The more time you spend on the roadways of North Carolina, the more you’ll realize that there’s no escaping construction zones. While it’s necessary in order to keep the state’s infrastructure in good working condition, it poses a variety of risks to you as a driver.

Understanding why road construction zones see more accidents can help you adjust your driving style, all with the idea of maintaining your safety. Here are some things to keep in mind as you approach and drive through a construction zone:

  • Tight spaces: While not always the case, construction zones often have narrower lanes. And for that reason, you don’t have nearly as much room to navigate. Add this to the fact that barriers may line the road on one or both sides, and you have a recipe for disaster.
  • Construction workers: In addition to motor vehicles, you also have to contend with construction workers in the area. These people are walking from site to site, operating heavy equipment and moving supplies around. Even though they understand the importance of staying away from moving traffic, it’s not always possible to do so.
  • Distractions: Construction zones are full of distractions, which increases the likelihood that someone in close proximity to your vehicle will take their eyes off the road. Maybe they’re looking at the work that’s being completed. Or maybe they’re wondering why a construction worker isn’t doing their job. Regardless of the type of distraction, it poses a major threat to everyone on the road.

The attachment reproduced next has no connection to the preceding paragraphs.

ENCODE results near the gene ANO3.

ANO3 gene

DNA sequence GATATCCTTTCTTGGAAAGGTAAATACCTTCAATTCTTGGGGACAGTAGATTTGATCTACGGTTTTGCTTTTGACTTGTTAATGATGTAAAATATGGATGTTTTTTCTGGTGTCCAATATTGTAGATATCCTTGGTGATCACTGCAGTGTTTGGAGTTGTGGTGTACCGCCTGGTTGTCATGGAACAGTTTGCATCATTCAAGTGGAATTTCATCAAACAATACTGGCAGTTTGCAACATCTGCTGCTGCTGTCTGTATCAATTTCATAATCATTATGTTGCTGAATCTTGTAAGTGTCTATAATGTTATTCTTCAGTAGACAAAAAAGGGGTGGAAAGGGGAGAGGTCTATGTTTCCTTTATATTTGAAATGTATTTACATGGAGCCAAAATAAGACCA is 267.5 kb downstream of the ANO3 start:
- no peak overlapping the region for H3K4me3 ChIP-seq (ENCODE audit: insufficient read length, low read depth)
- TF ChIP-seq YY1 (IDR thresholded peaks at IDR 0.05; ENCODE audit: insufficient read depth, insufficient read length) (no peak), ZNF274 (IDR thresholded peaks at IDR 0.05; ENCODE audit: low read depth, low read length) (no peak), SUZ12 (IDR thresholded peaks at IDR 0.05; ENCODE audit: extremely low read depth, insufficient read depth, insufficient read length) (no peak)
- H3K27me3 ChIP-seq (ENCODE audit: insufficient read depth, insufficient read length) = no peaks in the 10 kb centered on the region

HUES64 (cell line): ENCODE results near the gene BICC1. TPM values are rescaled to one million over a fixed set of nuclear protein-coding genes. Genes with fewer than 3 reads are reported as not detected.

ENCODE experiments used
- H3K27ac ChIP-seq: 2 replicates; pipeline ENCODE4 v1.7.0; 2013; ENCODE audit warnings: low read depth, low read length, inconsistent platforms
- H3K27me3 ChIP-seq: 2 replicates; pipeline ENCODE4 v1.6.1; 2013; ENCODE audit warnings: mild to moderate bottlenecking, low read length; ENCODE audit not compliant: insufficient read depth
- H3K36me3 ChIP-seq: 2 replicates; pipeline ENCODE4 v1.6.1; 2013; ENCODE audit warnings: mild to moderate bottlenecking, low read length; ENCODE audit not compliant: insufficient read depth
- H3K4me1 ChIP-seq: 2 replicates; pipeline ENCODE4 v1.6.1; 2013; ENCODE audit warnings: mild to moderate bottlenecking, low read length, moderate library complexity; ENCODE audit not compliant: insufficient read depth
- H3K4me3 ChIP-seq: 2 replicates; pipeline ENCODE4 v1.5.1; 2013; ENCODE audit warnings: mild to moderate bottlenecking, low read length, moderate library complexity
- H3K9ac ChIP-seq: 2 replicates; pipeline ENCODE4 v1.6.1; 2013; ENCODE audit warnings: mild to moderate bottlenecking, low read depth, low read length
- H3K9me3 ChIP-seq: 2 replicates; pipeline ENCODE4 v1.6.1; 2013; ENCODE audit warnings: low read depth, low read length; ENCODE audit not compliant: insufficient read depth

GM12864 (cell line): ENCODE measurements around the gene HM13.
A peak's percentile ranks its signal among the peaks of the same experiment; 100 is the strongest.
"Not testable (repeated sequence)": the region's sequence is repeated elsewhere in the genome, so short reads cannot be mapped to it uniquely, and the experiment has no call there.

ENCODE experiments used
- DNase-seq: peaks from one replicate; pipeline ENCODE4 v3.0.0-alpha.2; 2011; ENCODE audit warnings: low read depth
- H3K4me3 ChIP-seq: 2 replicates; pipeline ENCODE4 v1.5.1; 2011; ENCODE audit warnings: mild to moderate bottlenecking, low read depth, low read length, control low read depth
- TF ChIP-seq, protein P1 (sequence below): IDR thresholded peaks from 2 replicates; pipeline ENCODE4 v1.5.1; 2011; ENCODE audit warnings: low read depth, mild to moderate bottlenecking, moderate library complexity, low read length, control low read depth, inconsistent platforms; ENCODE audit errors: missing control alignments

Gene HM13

• Changing rules of the road: For instance, there’s a good chance that the speed limit will change as you enter a construction zone. However, if you don’t see the sign, you could proceed without lowering your speed.

These are just a few of the many reasons why road construction zones often see more accidents. As you approach this situation, it’s necessary to adjust your driving style to protect yourself to the best of your ability.

Should another driver cause an accident, such as someone who is speeding through a construction zone, find a safe place to pull over, call 911 for help and then take steps to protect your legal rights as your health allows.